‘Heller’ gun case evokes strong feelings in area


Local Jewish organizations have stressed their continued support for gun control measures in light of the Supreme Court’s decision in late June on the case District of Columbia v. Heller.

In the 5-4 ruling, the Supreme Court ruled in late June that the District of Columbia could not ban owning handguns for self-defense.

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Sydell Shayer, advocacy chair of the Jewish Community Relations Council of St. Louis, stressed that the court’s ruling does allow laws to control the ownership and use of firearms.

“The Supreme Court decision of District of Columbia v. Heller does not prohibit passing laws to control the use of firearms,” Shayer said. “Therefore, the JCRC will continue to support strong, federal, state, and local measures to control and reduce the manufacture, sale and possession of handguns and other non-sport firearms and ammunition, and community efforts to reduce the quantity of guns and ammunition available on the streets and in the home.”

“The JCRC will continue to support background checks for gun purchases, mandatory waiting periods, mandatory training programs and licensing for gun owners as well as registration of handguns. Citizens should take this Supreme Court decision as a mandate to redouble their efforts to ensure that guns are used safely and lawfully.”

Amy Kuo Hammerman, Missouri State Public Affairs Chair for National Council of Jewish Women, said the court ruling undermines the work done by NCJW, which “works for laws, policies, and programs to restrict and regulate firearms and prevent gun violence,” she said.

“We deplore the U.S. Supreme Court decision declaring that the Second Amendment dictates that Americans have an individual right to own guns. The decision in Heller v. D.C. overturns the basis for two centuries of government regulation of firearms,” Hammerman said.

“In the words of dissenting Justice Stephen Breyer, the ruling ‘threatens to throw into doubt the constitutionality of gun laws throughout the United States.’ We share Justice Stevens’ deep concern about the willingness of the court’s new majority to overturn decades of precedent and unnecessarily engage in ‘the political thicket’ of the merits of gun control policy. Such judicial activism does not bode well for the hundreds of other past decisions upon which we all now rely to define the fundamental terms of engagement in American life,” she said.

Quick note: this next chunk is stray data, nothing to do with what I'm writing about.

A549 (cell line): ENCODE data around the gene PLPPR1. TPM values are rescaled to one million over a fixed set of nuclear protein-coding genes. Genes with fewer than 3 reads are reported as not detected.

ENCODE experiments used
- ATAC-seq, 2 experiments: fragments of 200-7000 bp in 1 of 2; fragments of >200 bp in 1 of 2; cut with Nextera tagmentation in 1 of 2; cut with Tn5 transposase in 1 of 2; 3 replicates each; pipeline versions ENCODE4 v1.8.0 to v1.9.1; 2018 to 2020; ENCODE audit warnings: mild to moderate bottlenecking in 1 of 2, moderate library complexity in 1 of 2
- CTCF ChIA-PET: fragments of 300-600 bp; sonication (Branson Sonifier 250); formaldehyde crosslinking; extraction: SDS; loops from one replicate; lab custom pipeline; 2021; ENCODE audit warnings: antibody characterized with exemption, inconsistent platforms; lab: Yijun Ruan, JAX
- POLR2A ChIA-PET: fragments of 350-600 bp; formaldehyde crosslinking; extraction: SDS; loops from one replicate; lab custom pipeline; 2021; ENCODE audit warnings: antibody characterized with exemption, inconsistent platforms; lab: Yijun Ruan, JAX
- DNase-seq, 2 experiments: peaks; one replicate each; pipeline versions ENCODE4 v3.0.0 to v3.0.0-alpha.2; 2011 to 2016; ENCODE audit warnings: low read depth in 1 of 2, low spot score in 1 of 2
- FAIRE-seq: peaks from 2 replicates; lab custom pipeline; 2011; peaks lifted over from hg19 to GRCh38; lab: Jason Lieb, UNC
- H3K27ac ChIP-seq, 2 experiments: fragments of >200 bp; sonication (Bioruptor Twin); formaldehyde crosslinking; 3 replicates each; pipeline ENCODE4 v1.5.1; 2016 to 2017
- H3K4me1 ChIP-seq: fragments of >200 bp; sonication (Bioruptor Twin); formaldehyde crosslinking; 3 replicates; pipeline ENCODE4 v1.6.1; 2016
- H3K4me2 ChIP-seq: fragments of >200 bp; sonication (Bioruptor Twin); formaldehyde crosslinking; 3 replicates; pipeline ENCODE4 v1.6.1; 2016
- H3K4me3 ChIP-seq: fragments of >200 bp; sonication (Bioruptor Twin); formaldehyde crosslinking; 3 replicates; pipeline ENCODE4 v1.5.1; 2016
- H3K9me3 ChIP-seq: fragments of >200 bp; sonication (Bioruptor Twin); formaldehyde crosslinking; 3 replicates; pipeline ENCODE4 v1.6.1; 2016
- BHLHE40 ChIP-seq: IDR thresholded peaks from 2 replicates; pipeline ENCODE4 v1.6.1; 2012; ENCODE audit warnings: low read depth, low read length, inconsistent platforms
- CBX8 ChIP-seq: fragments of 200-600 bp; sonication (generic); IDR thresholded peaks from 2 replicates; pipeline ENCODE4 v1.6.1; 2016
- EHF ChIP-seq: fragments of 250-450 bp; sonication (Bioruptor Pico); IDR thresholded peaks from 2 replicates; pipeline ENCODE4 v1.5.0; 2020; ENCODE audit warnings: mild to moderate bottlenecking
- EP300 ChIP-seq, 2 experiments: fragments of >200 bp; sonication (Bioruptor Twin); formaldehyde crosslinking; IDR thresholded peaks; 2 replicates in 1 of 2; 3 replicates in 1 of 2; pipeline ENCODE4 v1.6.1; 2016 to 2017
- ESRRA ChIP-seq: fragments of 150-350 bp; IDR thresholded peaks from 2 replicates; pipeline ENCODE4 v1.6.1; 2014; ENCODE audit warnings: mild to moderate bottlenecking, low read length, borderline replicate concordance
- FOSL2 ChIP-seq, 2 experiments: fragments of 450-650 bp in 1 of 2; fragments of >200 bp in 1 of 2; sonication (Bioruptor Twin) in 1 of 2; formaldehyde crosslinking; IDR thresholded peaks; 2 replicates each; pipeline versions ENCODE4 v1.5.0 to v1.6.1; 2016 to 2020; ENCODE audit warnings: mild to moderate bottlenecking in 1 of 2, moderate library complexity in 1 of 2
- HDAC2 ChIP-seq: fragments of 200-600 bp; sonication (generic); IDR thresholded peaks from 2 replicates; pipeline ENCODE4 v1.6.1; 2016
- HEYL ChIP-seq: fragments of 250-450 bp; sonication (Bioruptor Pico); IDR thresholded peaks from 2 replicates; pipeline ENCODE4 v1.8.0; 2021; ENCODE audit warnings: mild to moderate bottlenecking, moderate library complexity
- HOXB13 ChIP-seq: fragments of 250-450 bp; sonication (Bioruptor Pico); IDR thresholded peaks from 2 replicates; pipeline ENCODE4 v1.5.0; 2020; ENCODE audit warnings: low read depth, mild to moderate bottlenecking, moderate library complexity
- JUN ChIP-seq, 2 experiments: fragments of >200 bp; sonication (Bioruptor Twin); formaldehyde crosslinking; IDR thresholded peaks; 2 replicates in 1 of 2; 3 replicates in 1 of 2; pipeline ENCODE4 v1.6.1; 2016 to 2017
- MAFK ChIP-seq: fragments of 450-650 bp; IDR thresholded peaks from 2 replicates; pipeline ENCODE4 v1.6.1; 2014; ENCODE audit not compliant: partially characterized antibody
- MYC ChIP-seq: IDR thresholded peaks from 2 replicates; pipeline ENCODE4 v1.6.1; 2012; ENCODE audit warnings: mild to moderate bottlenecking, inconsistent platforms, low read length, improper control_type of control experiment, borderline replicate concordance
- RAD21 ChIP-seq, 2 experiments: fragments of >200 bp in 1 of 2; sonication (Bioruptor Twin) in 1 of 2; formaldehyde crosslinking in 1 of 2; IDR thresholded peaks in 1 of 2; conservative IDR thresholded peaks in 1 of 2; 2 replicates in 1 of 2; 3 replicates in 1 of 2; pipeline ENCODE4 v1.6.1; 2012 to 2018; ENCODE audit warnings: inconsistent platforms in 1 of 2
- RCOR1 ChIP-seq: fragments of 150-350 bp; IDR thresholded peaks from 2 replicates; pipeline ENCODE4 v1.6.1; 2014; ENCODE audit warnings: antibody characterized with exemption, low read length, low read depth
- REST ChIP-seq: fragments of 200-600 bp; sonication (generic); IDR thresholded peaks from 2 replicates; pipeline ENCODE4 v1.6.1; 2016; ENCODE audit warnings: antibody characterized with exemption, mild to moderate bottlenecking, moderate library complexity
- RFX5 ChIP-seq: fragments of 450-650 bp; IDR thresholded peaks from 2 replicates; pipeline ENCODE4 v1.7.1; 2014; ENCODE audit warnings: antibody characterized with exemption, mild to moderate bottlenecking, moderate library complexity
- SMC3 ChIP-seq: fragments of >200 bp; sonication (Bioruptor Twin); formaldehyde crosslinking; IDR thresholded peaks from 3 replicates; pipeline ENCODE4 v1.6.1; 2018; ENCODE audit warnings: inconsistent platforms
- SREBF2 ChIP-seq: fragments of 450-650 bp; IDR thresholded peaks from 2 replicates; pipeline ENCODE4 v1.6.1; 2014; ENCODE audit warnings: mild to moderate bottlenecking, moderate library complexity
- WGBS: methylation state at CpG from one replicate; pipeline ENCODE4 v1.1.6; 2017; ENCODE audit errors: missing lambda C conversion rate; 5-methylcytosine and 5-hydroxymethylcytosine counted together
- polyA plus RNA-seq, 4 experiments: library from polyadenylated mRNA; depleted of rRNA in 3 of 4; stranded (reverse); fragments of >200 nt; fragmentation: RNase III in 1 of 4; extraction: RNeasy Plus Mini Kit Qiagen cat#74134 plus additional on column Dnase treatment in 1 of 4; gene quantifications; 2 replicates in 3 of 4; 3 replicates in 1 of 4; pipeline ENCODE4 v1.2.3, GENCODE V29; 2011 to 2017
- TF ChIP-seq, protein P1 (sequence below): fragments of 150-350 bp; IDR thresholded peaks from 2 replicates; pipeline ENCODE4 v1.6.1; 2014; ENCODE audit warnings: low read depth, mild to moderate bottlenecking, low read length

Nationally, Jewish organizations have offered similar criticism of the court decision. However, one Jewish group, Jews for the Preservation of Firearms Ownership, a non-profit group based in Wisconsin, has praised the court decision.

The group submitted an amicus brief to the court, supporting Heller.

In a statement after the court ruling on the group’s Web site, New Jersey attorney Daniel Schmutter, who filed the amicus brief, wrote, “Today’s decision represents a substantial victory for American gun owners.”

“The majority opinion clearly provides room for the survival of gun laws which do not offend the fundamental self-defense purpose of the Second Amendment. Thus, as with other rules of law, the real meat and potatoes, so to speak, will be found in the many lawsuits to come,” he wrote.

“What the decision does recognize is that the right to keep and bear arms is not absolute. So far that’s nothing controversial. Notwithstanding the fact that some folks would have liked a decision that swept away gun laws en masse, I doubt that anyone seriously following this issue expected that there was any likelihood of that. Instead, those watching this issue were keenly interested in the scope of the right and the standard of review to be applied,” Schmutter wrote. “Heller represents a very good decision establishing a strong right to keep and bear arms. Yet it will require years of litigation to define with any firm degree of utility for either side.”